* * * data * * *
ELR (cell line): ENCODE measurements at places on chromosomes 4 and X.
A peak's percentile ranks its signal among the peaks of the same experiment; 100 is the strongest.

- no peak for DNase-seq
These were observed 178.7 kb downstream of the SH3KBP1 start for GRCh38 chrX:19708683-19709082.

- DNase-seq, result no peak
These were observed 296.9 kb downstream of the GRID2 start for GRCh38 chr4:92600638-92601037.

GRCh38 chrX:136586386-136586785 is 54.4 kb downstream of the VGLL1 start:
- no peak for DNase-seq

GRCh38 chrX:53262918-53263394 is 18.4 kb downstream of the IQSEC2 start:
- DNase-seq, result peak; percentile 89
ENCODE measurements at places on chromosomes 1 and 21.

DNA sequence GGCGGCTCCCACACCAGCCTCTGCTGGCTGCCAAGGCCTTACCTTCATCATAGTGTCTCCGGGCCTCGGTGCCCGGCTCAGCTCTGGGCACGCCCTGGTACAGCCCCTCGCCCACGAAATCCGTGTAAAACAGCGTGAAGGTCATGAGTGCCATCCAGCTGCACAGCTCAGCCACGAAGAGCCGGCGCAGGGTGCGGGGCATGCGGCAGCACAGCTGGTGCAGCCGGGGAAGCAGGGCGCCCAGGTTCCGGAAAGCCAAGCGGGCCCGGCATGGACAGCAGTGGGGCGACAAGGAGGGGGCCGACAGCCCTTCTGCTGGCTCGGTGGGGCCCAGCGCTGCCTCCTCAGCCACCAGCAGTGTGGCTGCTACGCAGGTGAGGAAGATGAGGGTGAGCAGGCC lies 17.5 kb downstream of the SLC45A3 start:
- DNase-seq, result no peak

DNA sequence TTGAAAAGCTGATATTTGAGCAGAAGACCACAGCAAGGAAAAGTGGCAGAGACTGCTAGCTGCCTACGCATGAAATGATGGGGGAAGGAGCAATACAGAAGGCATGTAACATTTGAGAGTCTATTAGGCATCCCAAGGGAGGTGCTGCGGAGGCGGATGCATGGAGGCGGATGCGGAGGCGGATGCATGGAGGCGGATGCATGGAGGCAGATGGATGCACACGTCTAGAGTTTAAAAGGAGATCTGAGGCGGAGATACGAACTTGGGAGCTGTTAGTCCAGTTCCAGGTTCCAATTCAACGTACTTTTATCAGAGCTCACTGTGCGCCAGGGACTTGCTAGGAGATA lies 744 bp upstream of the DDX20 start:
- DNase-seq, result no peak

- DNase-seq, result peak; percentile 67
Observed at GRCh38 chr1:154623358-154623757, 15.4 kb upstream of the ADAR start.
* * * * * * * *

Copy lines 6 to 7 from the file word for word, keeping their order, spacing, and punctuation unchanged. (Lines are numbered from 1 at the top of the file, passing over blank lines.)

These were observed 296.9 kb downstream of the GRID2 start for GRCh38 chr4:92600638-92601037.

GRCh38 chrX:136586386-136586785 is 54.4 kb downstream of the VGLL1 start: